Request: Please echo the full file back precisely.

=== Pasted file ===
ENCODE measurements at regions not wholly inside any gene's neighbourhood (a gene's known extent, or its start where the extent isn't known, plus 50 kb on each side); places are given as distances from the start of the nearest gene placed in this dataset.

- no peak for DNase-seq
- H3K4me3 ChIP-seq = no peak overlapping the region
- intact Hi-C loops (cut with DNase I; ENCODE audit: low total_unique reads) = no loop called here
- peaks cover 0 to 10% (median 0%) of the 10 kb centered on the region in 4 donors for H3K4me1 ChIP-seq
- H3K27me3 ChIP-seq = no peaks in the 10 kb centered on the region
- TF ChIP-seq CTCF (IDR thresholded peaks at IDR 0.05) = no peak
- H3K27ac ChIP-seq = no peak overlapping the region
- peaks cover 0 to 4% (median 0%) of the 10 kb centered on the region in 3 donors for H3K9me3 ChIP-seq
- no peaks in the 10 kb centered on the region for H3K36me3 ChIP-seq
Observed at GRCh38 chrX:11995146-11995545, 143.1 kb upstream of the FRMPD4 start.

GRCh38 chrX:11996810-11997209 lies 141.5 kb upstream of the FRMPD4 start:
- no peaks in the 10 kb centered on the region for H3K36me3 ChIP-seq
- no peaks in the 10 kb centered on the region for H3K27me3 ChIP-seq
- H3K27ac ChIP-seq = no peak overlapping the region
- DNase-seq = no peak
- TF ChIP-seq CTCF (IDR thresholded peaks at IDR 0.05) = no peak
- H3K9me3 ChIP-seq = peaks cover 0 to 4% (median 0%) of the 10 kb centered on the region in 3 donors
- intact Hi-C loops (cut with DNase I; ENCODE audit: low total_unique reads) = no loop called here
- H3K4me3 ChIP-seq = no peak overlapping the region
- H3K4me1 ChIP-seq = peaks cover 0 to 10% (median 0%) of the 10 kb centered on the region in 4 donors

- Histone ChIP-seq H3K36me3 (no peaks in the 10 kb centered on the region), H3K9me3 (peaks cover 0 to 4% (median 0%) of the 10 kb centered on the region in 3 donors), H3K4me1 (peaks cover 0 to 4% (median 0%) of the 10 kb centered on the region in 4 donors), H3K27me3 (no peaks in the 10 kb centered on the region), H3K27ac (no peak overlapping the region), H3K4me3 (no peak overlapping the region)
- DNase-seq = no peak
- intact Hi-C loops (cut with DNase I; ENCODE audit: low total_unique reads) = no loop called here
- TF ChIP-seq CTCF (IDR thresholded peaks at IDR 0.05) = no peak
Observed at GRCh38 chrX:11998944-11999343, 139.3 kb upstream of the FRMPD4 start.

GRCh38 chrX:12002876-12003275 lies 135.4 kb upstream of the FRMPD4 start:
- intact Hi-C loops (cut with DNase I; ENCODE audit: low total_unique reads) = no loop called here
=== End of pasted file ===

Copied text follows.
ENCODE measurements at regions not wholly inside any gene's neighbourhood (a gene's known extent, or its start where the extent isn't known, plus 50 kb on each side); places are given as distances from the start of the nearest gene placed in this dataset.

- no peak for DNase-seq
- H3K4me3 ChIP-seq = no peak overlapping the region
- intact Hi-C loops (cut with DNase I; ENCODE audit: low total_unique reads) = no loop called here
- peaks cover 0 to 10% (median 0%) of the 10 kb centered on the region in 4 donors for H3K4me1 ChIP-seq
- H3K27me3 ChIP-seq = no peaks in the 10 kb centered on the region
- TF ChIP-seq CTCF (IDR thresholded peaks at IDR 0.05) = no peak
- H3K27ac ChIP-seq = no peak overlapping the region
- peaks cover 0 to 4% (median 0%) of the 10 kb centered on the region in 3 donors for H3K9me3 ChIP-seq
- no peaks in the 10 kb centered on the region for H3K36me3 ChIP-seq
Observed at GRCh38 chrX:11995146-11995545, 143.1 kb upstream of the FRMPD4 start.

GRCh38 chrX:11996810-11997209 lies 141.5 kb upstream of the FRMPD4 start:
- no peaks in the 10 kb centered on the region for H3K36me3 ChIP-seq
- no peaks in the 10 kb centered on the region for H3K27me3 ChIP-seq
- H3K27ac ChIP-seq = no peak overlapping the region
- DNase-seq = no peak
- TF ChIP-seq CTCF (IDR thresholded peaks at IDR 0.05) = no peak
- H3K9me3 ChIP-seq = peaks cover 0 to 4% (median 0%) of the 10 kb centered on the region in 3 donors
- intact Hi-C loops (cut with DNase I; ENCODE audit: low total_unique reads) = no loop called here
- H3K4me3 ChIP-seq = no peak overlapping the region
- H3K4me1 ChIP-seq = peaks cover 0 to 10% (median 0%) of the 10 kb centered on the region in 4 donors

- Histone ChIP-seq H3K36me3 (no peaks in the 10 kb centered on the region), H3K9me3 (peaks cover 0 to 4% (median 0%) of the 10 kb centered on the region in 3 donors), H3K4me1 (peaks cover 0 to 4% (median 0%) of the 10 kb centered on the region in 4 donors), H3K27me3 (no peaks in the 10 kb centered on the region), H3K27ac (no peak overlapping the region), H3K4me3 (no peak overlapping the region)
- DNase-seq = no peak
- intact Hi-C loops (cut with DNase I; ENCODE audit: low total_unique reads) = no loop called here
- TF ChIP-seq CTCF (IDR thresholded peaks at IDR 0.05) = no peak
Observed at GRCh38 chrX:11998944-11999343, 139.3 kb upstream of the FRMPD4 start.

GRCh38 chrX:12002876-12003275 lies 135.4 kb upstream of the FRMPD4 start:
- intact Hi-C loops (cut with DNase I; ENCODE audit: low total_unique reads) = no loop called here